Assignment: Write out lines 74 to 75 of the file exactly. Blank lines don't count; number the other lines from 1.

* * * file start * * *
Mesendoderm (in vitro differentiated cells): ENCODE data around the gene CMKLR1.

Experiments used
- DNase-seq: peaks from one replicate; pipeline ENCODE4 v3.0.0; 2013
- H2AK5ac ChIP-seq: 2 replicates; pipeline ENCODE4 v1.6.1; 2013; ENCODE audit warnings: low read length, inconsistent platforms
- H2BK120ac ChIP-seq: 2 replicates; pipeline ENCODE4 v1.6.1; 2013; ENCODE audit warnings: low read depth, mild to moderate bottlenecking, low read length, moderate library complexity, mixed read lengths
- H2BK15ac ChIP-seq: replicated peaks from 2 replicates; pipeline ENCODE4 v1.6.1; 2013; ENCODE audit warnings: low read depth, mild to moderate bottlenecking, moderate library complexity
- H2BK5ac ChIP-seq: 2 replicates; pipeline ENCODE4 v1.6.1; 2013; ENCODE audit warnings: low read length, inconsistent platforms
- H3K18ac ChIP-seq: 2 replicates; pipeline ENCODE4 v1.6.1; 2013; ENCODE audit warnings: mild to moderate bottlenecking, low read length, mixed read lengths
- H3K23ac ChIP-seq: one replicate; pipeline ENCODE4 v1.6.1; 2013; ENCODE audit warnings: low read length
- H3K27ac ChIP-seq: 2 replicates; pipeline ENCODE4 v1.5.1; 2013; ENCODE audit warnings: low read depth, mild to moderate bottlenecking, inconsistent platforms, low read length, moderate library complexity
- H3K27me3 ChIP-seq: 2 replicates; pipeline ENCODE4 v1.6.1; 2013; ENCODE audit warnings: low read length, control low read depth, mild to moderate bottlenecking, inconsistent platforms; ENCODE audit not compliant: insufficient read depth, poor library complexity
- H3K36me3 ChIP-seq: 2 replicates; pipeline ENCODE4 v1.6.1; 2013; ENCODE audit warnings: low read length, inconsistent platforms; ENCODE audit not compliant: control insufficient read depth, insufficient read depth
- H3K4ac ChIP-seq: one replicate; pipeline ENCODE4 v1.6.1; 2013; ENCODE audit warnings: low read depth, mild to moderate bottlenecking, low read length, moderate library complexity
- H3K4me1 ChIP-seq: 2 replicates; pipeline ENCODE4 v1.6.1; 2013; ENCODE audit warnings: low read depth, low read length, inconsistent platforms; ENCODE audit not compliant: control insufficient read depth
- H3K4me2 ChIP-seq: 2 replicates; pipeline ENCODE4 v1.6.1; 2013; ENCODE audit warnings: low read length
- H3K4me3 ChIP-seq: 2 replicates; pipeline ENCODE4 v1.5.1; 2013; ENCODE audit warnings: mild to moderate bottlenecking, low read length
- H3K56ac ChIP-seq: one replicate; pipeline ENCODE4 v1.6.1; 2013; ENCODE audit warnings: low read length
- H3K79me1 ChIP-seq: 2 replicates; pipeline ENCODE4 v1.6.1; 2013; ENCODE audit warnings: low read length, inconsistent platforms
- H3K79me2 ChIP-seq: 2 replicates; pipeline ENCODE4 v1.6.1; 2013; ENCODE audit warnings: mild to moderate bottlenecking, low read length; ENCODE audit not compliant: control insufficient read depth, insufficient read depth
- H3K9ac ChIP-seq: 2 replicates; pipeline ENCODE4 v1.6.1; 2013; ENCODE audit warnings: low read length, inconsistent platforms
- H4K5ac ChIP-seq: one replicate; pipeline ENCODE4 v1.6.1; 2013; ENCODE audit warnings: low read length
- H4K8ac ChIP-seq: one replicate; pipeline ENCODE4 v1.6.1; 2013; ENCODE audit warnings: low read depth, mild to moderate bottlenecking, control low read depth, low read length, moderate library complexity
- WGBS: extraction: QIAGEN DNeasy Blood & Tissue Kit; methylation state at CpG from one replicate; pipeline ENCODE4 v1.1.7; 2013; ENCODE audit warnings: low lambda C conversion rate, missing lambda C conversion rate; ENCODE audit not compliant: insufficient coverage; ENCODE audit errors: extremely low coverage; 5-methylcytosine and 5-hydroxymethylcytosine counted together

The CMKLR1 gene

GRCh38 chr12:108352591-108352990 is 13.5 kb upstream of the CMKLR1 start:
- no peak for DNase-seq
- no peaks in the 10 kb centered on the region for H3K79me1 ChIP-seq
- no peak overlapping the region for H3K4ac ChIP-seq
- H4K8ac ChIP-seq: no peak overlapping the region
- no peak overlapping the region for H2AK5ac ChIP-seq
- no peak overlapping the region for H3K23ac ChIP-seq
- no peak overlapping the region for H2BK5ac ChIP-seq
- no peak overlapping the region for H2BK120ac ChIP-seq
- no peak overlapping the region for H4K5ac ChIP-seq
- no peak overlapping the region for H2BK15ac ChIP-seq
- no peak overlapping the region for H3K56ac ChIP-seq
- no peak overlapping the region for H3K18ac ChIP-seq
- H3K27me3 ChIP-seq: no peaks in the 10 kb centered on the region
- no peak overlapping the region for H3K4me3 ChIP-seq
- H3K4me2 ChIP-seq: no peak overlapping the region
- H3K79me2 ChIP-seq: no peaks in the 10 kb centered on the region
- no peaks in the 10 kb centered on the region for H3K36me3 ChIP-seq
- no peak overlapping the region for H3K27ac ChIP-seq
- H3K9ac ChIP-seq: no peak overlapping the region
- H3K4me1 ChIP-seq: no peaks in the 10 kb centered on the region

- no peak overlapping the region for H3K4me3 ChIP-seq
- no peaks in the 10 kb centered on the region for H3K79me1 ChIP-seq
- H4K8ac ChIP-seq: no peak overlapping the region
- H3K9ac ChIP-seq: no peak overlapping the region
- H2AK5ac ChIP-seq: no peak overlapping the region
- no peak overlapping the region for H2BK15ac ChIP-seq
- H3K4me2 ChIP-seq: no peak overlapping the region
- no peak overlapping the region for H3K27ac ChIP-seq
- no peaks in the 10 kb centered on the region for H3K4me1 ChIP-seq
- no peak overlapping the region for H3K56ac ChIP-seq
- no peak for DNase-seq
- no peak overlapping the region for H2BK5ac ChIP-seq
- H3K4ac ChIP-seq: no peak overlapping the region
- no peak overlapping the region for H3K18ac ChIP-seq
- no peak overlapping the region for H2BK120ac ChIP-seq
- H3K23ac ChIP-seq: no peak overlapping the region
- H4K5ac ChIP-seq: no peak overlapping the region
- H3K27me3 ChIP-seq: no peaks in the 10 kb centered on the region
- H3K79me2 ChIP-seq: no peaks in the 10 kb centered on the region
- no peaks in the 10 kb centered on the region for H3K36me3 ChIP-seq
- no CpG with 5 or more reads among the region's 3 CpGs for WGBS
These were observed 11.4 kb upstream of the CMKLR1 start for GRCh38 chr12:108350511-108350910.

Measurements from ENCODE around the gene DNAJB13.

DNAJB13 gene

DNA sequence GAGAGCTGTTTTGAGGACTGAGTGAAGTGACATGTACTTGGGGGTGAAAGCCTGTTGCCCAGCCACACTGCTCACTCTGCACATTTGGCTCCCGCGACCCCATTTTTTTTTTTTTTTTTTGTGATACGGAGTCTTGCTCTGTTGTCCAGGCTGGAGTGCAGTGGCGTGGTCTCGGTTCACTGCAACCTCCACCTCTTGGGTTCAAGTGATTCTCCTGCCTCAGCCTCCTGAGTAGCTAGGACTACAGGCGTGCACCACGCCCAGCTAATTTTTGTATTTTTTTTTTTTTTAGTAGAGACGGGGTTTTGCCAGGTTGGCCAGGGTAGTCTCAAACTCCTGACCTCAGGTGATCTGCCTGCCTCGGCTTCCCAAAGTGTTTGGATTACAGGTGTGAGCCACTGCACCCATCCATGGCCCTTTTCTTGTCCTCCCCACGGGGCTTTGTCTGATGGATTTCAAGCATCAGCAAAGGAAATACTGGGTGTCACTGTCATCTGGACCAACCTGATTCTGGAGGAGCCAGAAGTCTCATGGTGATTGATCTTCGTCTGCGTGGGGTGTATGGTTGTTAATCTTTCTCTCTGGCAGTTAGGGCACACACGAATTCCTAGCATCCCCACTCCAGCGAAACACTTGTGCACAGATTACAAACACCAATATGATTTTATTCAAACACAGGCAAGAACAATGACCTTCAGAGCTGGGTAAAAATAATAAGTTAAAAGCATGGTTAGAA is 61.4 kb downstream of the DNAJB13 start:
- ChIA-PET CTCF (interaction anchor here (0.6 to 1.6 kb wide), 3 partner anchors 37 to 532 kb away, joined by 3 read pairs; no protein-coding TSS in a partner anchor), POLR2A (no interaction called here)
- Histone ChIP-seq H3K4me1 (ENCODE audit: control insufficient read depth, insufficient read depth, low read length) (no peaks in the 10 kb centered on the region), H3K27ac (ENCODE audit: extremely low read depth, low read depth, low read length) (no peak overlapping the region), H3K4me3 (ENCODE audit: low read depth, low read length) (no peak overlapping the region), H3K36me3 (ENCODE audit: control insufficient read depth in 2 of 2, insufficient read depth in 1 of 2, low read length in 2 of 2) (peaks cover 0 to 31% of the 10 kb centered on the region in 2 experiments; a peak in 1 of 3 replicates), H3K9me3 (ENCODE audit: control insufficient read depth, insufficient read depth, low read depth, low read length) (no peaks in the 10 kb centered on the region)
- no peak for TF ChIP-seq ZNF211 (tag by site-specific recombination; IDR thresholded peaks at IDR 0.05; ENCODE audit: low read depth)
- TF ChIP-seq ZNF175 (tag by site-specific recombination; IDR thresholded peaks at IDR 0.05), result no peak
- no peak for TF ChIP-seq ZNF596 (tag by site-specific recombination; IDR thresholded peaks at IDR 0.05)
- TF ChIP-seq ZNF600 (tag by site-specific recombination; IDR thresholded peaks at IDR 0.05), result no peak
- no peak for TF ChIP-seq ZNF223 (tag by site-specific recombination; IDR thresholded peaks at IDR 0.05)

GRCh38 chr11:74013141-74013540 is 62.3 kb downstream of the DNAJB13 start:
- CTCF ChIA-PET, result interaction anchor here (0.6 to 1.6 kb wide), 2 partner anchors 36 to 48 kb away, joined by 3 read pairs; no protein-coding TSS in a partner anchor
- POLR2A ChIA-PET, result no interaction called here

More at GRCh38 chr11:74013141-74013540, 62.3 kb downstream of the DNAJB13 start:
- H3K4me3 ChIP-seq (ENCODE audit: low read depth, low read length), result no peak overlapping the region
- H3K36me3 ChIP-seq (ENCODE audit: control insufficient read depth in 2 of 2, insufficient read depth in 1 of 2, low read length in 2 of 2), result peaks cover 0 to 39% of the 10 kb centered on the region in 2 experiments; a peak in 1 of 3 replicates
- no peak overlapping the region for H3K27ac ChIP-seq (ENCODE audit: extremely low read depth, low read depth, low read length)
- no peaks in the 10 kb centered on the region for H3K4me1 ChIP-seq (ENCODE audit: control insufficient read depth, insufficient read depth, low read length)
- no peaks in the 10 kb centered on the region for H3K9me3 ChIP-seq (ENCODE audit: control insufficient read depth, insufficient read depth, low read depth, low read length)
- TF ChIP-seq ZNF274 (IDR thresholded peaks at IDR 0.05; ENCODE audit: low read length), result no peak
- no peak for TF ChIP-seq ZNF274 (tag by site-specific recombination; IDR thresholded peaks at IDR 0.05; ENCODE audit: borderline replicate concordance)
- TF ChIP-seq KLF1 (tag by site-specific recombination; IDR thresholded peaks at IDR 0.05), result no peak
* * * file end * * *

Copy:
- TF ChIP-seq ZNF175 (tag by site-specific recombination; IDR thresholded peaks at IDR 0.05), result no peak
- no peak for TF ChIP-seq ZNF596 (tag by site-specific recombination; IDR thresholded peaks at IDR 0.05)